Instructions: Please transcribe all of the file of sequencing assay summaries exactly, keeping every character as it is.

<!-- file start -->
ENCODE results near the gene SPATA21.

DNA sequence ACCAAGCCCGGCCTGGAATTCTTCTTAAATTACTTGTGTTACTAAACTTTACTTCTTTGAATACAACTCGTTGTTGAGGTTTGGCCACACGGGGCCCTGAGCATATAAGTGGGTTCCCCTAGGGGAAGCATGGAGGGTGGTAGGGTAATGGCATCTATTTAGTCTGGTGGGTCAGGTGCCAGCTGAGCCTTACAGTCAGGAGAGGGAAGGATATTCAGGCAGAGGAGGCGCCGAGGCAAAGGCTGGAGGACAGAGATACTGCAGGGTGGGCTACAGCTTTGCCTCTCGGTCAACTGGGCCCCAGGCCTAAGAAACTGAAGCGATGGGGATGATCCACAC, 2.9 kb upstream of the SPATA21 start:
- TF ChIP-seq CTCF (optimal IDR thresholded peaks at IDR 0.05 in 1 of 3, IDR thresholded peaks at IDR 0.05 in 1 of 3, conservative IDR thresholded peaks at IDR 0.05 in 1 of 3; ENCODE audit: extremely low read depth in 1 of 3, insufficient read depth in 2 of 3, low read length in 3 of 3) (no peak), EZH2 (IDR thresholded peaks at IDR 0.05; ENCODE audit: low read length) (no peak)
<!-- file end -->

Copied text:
ENCODE results near the gene SPATA21.

DNA sequence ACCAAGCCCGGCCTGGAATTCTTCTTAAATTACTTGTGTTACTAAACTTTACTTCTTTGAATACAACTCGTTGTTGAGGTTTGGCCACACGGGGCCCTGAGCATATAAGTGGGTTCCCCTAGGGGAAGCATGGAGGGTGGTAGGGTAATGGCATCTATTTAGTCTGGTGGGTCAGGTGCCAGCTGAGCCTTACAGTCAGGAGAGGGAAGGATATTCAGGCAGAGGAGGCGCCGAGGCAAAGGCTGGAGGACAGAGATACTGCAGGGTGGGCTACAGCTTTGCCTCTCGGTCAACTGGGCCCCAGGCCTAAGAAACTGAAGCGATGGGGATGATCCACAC, 2.9 kb upstream of the SPATA21 start:
- TF ChIP-seq CTCF (optimal IDR thresholded peaks at IDR 0.05 in 1 of 3, IDR thresholded peaks at IDR 0.05 in 1 of 3, conservative IDR thresholded peaks at IDR 0.05 in 1 of 3; ENCODE audit: extremely low read depth in 1 of 3, insufficient read depth in 2 of 3, low read length in 3 of 3) (no peak), EZH2 (IDR thresholded peaks at IDR 0.05; ENCODE audit: low read length) (no peak)